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"I observe and record. I do not interfere."—Uatu, Fantastic Four #13 ...and many times after
A recurring character whose role is to give some advice to the hero and then disappear. Often, The Watcher has some rules which restrict them from taking action, although they will regularly ignore this Obstructive Code of Conduct.
Not to be confused with the Mysterious Watcher -- who observes the characters from afar for their own purposes -- though the two can certainly overlap.
Anime and Manga
- Bookman and Lavi in D.Gray-man are supposed to be unbiased recorders of "the secret history. Supposed to be...
- Mikuru Asahina from Haruhi Suzumiya is a Time Traveler who's assigned to watch over Haruhi to unlock the mystery about why it's now impossible to time-travel beyonds a certain day.
- Meta Knight acts as the Mentor for Kirby in the anime adaptation, and tends to act this way rather a lot of the time, often serving as Mr. Exposition. Although he and his henchmen do take the odd opportunity to display how Badass they are on a regular basis, Meta Knight seems happy to leave the problem solving to Fumu and the ass kicking to Kirby.
- In Umineko no Naku Koro ni, Bernkastel takes this role for the first two games, but once Beatrice indicates that she knows where Bern's loyalties lie, she takes a much more active role. It may or may not be the same Bernkastel as in Umineko, but Frederica Bernkastel is The Watcher of the Higurashi no Naku Koro ni continuity, as she is the collective amalgamation of all past Rikas, and is responsible for plugging Rika into another kakera after Hanyuu invokes her power.
- In Puella Magi Madoka Magica, Kyubey is the living embodiment of this trope. Despite being a Manipulative Bastard, his actions only indirectly influence the storyline, and he really cannot break the rules which are assigned to him (grant a wish to an up-and-coming Magical Girl, no matter how weird it is). Of course, this does not stop him from giving out Wham! Line after Wham! Line in almost every episode.
- Uatu the Watcher, a Marvel Comics character (introduced in Fantastic Four #13) who lives on the moon, watches everything in every comic, and occasionally pontificates to the readership about it. He always loudly proclaimed "Yes, it is I the Watcher, who is always watching, but must not interfere", roughly every other sentence as if people were going to forget it. Notably, in spite of this expression, he almost always ended up interfering anyway. A hilarious example of him actually not interfering comes when the Red Hulk, who punched Uatu while on his Villain Sue trip, appears about to die. Uatu shows up and tells him "Sadly I am forbidden to intervene" and stands there so he can watch him get sucked into a black hole. This character is the Trope Namer.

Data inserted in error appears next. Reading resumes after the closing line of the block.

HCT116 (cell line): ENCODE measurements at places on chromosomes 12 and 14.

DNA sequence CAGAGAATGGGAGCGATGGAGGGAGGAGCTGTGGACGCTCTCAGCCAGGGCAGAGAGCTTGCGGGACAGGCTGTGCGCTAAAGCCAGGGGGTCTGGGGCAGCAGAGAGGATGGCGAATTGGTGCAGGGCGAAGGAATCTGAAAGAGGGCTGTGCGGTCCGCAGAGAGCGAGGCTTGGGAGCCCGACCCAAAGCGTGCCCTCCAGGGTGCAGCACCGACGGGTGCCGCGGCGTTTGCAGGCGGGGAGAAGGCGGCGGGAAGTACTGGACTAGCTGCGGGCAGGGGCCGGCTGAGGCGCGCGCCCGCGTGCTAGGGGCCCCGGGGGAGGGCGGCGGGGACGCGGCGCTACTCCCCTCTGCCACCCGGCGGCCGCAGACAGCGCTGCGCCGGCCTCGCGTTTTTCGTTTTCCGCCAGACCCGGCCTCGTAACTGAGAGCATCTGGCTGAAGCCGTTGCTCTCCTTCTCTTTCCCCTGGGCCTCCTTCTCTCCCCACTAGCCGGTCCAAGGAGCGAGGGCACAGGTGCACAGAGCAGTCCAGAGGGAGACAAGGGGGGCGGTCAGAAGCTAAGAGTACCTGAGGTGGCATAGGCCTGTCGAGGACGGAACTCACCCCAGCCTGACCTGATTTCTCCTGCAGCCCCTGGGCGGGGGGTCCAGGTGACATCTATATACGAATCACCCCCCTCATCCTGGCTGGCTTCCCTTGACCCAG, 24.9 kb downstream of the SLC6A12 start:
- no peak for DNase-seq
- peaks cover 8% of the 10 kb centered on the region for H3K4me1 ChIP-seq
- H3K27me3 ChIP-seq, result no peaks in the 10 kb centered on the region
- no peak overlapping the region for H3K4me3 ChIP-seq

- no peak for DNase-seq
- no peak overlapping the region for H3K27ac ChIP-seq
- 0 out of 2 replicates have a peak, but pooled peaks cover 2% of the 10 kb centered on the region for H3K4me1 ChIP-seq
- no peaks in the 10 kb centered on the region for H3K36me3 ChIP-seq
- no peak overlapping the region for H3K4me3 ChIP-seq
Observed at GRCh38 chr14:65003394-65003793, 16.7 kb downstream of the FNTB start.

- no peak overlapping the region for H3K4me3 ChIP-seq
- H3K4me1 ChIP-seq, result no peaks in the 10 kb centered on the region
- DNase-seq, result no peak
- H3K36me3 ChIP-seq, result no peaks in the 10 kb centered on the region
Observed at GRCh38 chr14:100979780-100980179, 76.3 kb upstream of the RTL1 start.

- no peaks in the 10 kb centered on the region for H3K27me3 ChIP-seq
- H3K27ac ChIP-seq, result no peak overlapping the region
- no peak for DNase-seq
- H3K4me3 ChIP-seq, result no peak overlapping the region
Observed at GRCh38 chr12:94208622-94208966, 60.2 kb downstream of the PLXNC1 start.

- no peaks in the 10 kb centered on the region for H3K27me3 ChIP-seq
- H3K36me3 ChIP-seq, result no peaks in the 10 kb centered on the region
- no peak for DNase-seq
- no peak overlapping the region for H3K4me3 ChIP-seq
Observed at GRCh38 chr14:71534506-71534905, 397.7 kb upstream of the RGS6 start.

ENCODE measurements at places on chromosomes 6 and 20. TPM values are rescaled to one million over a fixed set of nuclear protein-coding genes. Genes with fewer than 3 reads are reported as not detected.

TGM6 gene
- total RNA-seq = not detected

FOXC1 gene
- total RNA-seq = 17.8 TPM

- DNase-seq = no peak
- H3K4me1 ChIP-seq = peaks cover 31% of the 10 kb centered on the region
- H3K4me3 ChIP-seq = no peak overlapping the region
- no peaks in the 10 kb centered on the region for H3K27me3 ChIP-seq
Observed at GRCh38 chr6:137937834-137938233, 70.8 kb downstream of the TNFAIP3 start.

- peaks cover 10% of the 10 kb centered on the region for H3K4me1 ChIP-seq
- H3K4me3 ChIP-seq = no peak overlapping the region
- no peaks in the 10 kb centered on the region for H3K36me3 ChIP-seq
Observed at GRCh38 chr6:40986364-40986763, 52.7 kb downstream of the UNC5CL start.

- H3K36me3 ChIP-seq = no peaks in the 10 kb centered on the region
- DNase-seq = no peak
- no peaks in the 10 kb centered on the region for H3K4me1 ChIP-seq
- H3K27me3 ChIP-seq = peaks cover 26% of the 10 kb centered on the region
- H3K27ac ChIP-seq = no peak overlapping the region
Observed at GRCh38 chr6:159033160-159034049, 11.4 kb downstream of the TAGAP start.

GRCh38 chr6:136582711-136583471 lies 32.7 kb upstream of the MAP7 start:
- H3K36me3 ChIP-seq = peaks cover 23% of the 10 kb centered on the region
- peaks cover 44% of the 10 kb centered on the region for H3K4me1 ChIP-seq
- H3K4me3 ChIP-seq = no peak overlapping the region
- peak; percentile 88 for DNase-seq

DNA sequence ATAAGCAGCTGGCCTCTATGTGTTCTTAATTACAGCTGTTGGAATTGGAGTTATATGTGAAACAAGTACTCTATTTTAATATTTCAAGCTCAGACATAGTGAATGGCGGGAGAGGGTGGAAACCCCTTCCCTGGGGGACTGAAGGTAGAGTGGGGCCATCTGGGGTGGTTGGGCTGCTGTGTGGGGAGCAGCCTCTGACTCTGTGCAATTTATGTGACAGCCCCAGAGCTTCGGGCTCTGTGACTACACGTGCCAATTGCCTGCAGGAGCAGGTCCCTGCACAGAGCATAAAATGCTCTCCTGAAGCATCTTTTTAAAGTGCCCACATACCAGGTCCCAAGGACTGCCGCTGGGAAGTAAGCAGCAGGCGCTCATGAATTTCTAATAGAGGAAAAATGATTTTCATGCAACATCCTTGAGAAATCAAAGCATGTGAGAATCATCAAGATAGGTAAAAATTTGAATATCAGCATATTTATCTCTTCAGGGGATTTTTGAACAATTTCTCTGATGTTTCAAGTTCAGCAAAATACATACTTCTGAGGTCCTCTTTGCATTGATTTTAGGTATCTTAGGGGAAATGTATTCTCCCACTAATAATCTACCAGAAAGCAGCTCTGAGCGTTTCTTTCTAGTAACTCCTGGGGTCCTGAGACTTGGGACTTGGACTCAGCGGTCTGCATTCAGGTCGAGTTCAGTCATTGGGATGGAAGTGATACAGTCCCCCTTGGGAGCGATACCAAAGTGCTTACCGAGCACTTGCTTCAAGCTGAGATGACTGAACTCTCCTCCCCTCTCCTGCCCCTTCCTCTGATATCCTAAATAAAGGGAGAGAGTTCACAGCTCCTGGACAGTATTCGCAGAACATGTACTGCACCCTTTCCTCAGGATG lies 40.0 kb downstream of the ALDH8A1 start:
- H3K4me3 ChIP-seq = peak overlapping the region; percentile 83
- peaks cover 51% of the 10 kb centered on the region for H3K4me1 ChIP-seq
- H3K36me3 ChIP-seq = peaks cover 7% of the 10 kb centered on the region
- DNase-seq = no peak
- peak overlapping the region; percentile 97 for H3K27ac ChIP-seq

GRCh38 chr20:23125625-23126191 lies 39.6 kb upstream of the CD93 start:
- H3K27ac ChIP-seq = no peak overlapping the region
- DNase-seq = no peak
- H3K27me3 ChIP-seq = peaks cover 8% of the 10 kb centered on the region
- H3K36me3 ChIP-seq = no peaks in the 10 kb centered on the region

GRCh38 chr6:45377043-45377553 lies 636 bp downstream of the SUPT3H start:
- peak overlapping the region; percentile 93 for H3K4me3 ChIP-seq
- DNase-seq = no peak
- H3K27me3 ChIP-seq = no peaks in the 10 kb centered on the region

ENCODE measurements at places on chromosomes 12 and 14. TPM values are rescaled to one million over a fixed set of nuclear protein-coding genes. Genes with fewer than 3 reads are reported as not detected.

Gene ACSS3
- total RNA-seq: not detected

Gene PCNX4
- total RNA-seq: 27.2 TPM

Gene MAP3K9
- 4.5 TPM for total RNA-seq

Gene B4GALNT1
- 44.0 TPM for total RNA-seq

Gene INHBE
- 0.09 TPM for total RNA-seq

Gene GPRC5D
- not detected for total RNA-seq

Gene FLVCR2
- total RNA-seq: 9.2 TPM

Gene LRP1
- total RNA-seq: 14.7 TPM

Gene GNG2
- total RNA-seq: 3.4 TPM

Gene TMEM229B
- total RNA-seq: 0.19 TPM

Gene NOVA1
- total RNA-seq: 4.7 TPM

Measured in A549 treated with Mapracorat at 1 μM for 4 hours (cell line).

- From the The DCU, The Phantom Stranger, is a little more proactive than most Watchers (in fact, he is, as he points out in the JLA-Avengers crossover, a sometimes member of the league), but still fits the bill. Destiny of the Endless is perhaps The DCU's purest example, although there are others as well.
- The Spectre in Kingdom Come acts like this. His job is to witness the coming (possible) apocalypse, not to interfere with it (only to punish the wicked should anyone be left after said apocalypse). Pastor Norman McKay who accompanies him fulfills the same role (having been chosen by The Spectre to accompany him in his observations). Norman however refuses inaction; telling The Spectre that this would be as evil as those who brought the whole situation to happen, and steps in to stop Superman's Unstoppable Rage.
- Raiden in the first Mortal Kombat film is a watcher; he gives advice to the heroes, but the other Elder Gods will not allow him to directly interfere. In the second movie, Mortal Kombat: Annihilation, he gives up his godhood so he can take a more direct hand.
- Deep Throat in All the Presidents Men, as in Real Life.
- In C. J. Cherryh's Cyteen and Regenesis, this role is played by the first Ariane Emory to the second Ariane Emory by way of the messages she left in Base One.
- In Teresa Edgerton's Celydonn books, Dame Ceinwen often plays this role - she considers it part of the responsibility of having great power that she must not interfere too much.
- In the Discworld novels, both Death and Lu-Tze of the History Monks are constrained by rules that prevent them interfering with history, although both bend these rules considerably in certain circumstances.
- And both at least have something to do in the world. While their meddling was sometimes provoked by actions of Auditors. They are truly supposed to do nothing at all but observe and register.
- Astinus of the Dragonlance novels is The Watcher of Krynn. Rumoured to be the god Gilean (the God of the Book, of course) in human form, he's the only man on the planet who, according to Raistlin's time vision, is not dying. He spends all of his time recording the events of the world in (generally) unbroken sittings. This is even to the extent that he'll be writing things like On this morning, Caramon entered my office-- before turning to the visitor. He has also unintentionally interfered in events -- mostly through Time Travel, when a protagonist obtained and brought back to the present one of his books from the future. On that day there was only one recording in his book: On this day of Overwatch Rising, Caramon of Solace brought me a volume of Astinus's Chronicles. A book that I will never write.
- Warrior Cats: StarClan take this attitude toward the living characters, believing that interfering directly with the physical world would make the living cats their "playthings". This hasn't stopped them from occasionally making their will very clear, such as when they cause lightning to strike a specific tree, causing it to fall over and create a handy bridge to an important island, while simultaneously killing off a traitorous warrior attempting to usurp WindClan's leadership.